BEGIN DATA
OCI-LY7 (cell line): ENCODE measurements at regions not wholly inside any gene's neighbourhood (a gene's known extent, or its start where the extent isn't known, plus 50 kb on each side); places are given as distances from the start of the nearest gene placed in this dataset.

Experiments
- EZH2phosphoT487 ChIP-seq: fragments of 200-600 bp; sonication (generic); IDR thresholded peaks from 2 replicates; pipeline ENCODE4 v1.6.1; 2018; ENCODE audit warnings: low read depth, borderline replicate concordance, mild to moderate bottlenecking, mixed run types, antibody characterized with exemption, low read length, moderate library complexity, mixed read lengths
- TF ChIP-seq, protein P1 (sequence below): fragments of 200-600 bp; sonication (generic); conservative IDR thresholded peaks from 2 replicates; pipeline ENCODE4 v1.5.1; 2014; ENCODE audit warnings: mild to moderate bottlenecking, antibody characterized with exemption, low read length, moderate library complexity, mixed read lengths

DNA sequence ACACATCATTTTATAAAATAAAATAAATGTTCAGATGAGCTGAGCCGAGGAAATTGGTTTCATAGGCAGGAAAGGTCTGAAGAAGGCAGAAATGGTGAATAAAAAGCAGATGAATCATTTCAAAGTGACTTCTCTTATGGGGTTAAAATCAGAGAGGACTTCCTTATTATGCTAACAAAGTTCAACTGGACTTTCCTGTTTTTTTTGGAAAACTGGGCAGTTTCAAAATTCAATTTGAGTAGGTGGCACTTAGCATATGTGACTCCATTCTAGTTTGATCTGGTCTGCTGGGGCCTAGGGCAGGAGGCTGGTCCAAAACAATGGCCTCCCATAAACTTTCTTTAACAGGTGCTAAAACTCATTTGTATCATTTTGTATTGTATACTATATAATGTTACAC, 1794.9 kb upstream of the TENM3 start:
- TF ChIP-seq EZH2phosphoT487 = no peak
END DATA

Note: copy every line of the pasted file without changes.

OCI-LY7 (cell line): ENCODE measurements at regions not wholly inside any gene's neighbourhood (a gene's known extent, or its start where the extent isn't known, plus 50 kb on each side); places are given as distances from the start of the nearest gene placed in this dataset.

Experiments
- EZH2phosphoT487 ChIP-seq: fragments of 200-600 bp; sonication (generic); IDR thresholded peaks from 2 replicates; pipeline ENCODE4 v1.6.1; 2018; ENCODE audit warnings: low read depth, borderline replicate concordance, mild to moderate bottlenecking, mixed run types, antibody characterized with exemption, low read length, moderate library complexity, mixed read lengths
- TF ChIP-seq, protein P1 (sequence below): fragments of 200-600 bp; sonication (generic); conservative IDR thresholded peaks from 2 replicates; pipeline ENCODE4 v1.5.1; 2014; ENCODE audit warnings: mild to moderate bottlenecking, antibody characterized with exemption, low read length, moderate library complexity, mixed read lengths

DNA sequence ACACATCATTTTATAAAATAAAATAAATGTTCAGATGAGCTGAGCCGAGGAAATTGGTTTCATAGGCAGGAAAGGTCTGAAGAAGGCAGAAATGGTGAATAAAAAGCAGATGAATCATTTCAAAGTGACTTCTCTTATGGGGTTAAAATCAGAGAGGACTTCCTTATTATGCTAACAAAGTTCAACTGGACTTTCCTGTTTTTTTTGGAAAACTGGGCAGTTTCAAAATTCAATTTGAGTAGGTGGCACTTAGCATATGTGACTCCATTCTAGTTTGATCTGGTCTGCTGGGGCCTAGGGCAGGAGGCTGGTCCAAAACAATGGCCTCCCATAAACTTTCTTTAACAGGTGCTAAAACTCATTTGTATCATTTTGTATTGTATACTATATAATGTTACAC, 1794.9 kb upstream of the TENM3 start:
- TF ChIP-seq EZH2phosphoT487 = no peak